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Publication numberUS6139018 A
Publication typeGrant
Application numberUS 09/047,617
Publication dateOct 31, 2000
Filing dateMar 25, 1998
Priority dateMar 25, 1998
Fee statusLapsed
Also published asDE69928308D1, DE69928308T2, EP0945654A2, EP0945654A3, EP0945654B1
Publication number047617, 09047617, US 6139018 A, US 6139018A, US-A-6139018, US6139018 A, US6139018A
InventorsRobert Harold Cromer, Norman Arnold Turnquist, Christopher Edward Wolfe, Bharat S. Bagepalli
Original AssigneeGeneral Electric Co.
Export CitationBiBTeX, EndNote, RefMan
External Links: USPTO, USPTO Assignment, Espacenet
Positive pressure-actuated brush seal
US 6139018 A
Abstract
A brush seal includes a plurality of bristles in a circumferential array secured to a fixed component and about a rotary component. The bristles are cantilevered toward the rotary component at an angle to the radii of the rotary component with the bristle tips engaged against the rotary component. The bristles are supported by plates on opposite axial sides of the bristles. The plates have channels for directing fluid under pressure into the channels and against the bristles to deflect or bend the bristles toward the rotary component so that the tips of the bristles bear against the surface of the rotary component, enhancing the seal.
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Claims(9)
What is claimed is:
1. A brush seal comprising:
a rotary component rotatable about an axis and a stationary component about said axis;
an array of elongated bristles carried by said stationary component and extending toward said rotary component at an angle offset from radii of said rotary component in a direction of rotation of the rotary component; and
a guide plate carried by said stationary component on one axial side of said bristles and having a plurality of channels spaced circumferentially from one another, said channels extending at an angle offset from radii of said rotary component and in a direction opposite to the direction of rotation of said rotary component for flowing a fluid under pressure against said bristles in a direction to deflect the bristles toward said rotary component.
2. A brush seal according to claim 1 including a second guide plate on an opposite axial side of said bristles from the first mentioned guide plate, said second guide plate having a plurality of channels spaced circumferentially one from the other, said channels of said second guide plate extending at an angle offset from radii of said rotary component and in a direction opposite to the direction of rotation of said rotary component for flowing fluid under pressure against said bristles to deflect the bristles toward said rotary component.
3. A brush seal according to claim 1 wherein the channels are open to the bristles along sides thereof in registration with the array of bristles.
4. A method of forming a seal between a rotary component rotatable about an axis and a stationary component about said axis wherein the stationary component has an array of elongated bristles extending toward said rotary component at an angle offset from radii of said rotary component and in a direction of rotation of the rotary component, comprising the step of positively flowing a fluid under pressure through a plurality of circumferentially spaced flow channels lying on one axial side of said bristles and against said bristles to deflect the bristles toward said rotary component to form a seal between said rotary and stationary components.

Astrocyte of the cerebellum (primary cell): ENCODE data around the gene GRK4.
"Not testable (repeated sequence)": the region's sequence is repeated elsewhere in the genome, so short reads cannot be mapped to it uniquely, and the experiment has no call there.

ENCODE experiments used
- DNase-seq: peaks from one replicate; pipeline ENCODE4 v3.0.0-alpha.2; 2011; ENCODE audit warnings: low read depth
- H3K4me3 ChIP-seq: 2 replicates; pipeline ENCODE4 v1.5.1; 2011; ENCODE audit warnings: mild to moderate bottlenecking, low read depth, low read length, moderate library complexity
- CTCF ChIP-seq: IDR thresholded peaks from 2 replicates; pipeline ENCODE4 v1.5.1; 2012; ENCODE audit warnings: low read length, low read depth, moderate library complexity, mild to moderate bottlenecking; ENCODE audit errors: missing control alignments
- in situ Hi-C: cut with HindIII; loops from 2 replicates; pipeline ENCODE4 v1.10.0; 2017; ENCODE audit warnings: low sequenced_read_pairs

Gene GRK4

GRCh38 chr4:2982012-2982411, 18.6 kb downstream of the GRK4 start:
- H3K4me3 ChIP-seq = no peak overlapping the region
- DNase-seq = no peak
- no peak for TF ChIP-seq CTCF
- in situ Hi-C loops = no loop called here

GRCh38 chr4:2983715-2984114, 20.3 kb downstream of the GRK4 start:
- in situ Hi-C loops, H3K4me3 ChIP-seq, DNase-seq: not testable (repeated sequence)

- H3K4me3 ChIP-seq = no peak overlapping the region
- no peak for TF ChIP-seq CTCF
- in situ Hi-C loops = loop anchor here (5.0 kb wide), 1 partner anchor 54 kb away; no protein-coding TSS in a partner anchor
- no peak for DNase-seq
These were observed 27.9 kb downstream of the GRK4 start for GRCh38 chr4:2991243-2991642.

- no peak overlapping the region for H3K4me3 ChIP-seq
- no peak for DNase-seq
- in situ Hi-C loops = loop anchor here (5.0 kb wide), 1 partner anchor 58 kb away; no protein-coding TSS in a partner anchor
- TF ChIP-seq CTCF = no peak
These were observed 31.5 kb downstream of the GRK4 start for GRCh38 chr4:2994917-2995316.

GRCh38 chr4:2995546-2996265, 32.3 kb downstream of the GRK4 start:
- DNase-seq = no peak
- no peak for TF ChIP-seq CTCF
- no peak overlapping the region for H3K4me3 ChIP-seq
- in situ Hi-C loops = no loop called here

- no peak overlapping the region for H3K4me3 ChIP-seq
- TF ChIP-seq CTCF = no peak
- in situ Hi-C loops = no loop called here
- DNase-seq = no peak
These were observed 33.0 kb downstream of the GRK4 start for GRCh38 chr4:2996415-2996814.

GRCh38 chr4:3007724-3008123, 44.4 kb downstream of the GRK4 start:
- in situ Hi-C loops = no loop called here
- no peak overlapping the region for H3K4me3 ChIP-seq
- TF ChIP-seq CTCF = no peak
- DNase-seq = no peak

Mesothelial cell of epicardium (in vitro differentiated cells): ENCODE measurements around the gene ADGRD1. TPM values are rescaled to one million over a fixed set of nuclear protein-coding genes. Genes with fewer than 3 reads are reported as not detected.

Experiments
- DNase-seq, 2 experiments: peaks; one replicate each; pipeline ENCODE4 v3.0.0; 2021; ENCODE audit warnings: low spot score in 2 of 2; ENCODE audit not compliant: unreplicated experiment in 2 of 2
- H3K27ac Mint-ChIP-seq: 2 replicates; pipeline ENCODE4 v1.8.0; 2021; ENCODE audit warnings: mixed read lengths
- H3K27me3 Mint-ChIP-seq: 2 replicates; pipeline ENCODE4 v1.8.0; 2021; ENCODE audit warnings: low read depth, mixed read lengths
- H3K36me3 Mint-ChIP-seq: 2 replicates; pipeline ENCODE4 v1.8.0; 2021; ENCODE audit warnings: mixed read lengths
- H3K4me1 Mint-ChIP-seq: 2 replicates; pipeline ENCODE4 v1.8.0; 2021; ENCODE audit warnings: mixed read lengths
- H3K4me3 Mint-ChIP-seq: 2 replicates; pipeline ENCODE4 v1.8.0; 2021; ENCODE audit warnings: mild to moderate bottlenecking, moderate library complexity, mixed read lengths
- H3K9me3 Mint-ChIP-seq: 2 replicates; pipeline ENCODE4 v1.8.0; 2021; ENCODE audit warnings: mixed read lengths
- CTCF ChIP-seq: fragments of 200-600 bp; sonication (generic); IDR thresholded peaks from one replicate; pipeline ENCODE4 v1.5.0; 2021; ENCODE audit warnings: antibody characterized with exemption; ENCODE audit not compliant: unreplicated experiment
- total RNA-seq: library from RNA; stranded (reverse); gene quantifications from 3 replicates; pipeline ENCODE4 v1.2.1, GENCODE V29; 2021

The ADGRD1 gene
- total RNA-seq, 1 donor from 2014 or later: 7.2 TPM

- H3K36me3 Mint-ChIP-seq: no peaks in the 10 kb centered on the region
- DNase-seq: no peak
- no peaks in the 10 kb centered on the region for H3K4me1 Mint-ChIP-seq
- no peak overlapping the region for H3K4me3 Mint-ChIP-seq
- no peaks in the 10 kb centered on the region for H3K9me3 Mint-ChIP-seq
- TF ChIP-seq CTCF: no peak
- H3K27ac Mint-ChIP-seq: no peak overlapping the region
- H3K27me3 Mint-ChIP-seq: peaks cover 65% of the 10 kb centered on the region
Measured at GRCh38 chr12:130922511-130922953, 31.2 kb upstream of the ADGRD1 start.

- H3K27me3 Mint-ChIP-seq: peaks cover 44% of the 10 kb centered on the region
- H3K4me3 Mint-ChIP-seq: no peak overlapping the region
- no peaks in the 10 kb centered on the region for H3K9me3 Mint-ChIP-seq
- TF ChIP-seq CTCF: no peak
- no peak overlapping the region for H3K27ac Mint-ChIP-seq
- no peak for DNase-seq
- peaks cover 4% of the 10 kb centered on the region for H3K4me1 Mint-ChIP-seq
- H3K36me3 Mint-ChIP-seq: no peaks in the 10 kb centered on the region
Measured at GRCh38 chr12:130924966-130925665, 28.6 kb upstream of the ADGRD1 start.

5. A method according to claim 4 including flowing the fluid under pressure in a direction opposite to the direction of rotation of said rotary component.
6. A method according to claim 4 including flowing the fluid in a direction generally in a plane extending normal to said axis.
7. A method according to claim 4 wherein said seal lies between high and low pressure regions on opposite axial sides thereof with fluid passing through the bristles from the high pressure region to the low pressure region tending to bend the bristles downwardly toward the rotary component and including the step of augmenting the lie of the bristles by said step of positively flowing the fluid against the bristles to deflect the bristles toward said rotary component.
8. A brush seal comprising:
a rotary component rotatable about an axis and a stationary component about said axis;
an array of elongated bristles carried by said stationary component and extending toward said rotary component at an angle offset from radii of said rotary component in a direction of rotation of the rotary component;
a guide carried by said stationary component for flowing fluid under pressure against said bristles in a direction to deflect the bristles toward said rotary component;
said bristles extending side-by-side in both axial and circumferential directions about said axis, and a plurality of elements disposed in said array of bristles at circumferentially spaced positions thereabout and having an axial extent, said elements extending toward said rotary component substantially at the same offset angle as said bristles extend relative to said radii, said elements being movable in a circumferential direction in response to fluid flow thereagainst to deflect the bristles toward said rotary component.
9. A brush seal comprising:
a rotary component rotatable about an axis and a stationary component about said axis;
an array of elongated bristles carried by said stationary component and extending toward said rotary component at an angle offset from radii of said rotary component in a direction of rotation of the rotary component;
a guide carried by said stationary component for flowing fluid under pressure against said bristles in a direction to deflect the bristles toward said rotary component;